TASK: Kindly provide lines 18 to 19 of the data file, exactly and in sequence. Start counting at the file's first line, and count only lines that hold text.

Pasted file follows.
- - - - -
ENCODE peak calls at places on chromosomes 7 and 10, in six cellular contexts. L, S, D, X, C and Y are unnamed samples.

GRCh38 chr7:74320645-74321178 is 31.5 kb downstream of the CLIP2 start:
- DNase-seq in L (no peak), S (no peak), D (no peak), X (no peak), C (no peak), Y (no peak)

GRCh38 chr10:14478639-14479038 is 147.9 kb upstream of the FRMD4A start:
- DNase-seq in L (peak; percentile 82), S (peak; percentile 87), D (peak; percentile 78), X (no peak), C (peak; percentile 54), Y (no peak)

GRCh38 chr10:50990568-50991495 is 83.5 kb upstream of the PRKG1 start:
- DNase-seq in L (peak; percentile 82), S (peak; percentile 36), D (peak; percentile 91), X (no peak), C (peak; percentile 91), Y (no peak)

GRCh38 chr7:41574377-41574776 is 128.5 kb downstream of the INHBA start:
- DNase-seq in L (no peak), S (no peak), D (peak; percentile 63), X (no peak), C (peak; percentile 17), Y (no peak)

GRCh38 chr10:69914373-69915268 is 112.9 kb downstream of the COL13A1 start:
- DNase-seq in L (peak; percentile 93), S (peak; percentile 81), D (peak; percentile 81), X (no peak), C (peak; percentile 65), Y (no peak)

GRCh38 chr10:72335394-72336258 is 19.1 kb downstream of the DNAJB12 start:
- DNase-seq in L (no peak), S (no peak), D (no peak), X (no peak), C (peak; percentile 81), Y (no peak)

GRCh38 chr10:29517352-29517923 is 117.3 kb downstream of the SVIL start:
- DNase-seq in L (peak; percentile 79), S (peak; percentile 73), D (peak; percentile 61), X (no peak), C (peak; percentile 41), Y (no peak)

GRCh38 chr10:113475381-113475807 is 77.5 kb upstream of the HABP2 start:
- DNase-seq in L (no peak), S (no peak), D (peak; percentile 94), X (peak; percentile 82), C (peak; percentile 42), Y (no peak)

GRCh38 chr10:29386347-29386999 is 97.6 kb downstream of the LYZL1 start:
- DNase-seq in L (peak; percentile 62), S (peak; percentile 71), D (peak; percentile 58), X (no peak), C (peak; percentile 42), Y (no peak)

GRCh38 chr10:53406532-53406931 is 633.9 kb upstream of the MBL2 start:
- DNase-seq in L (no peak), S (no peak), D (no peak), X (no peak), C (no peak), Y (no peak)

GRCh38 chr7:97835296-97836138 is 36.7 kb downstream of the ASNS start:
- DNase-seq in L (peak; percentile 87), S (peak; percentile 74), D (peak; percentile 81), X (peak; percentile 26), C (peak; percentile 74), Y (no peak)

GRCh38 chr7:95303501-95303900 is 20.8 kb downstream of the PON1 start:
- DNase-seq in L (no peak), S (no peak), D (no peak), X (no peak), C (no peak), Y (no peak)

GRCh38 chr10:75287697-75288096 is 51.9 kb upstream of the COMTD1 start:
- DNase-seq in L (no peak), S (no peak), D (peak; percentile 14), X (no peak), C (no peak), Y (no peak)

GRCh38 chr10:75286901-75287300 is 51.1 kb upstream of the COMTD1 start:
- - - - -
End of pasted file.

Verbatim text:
GRCh38 chr10:29386347-29386999 is 97.6 kb downstream of the LYZL1 start:
- DNase-seq in L (peak; percentile 62), S (peak; percentile 71), D (peak; percentile 58), X (no peak), C (peak; percentile 42), Y (no peak)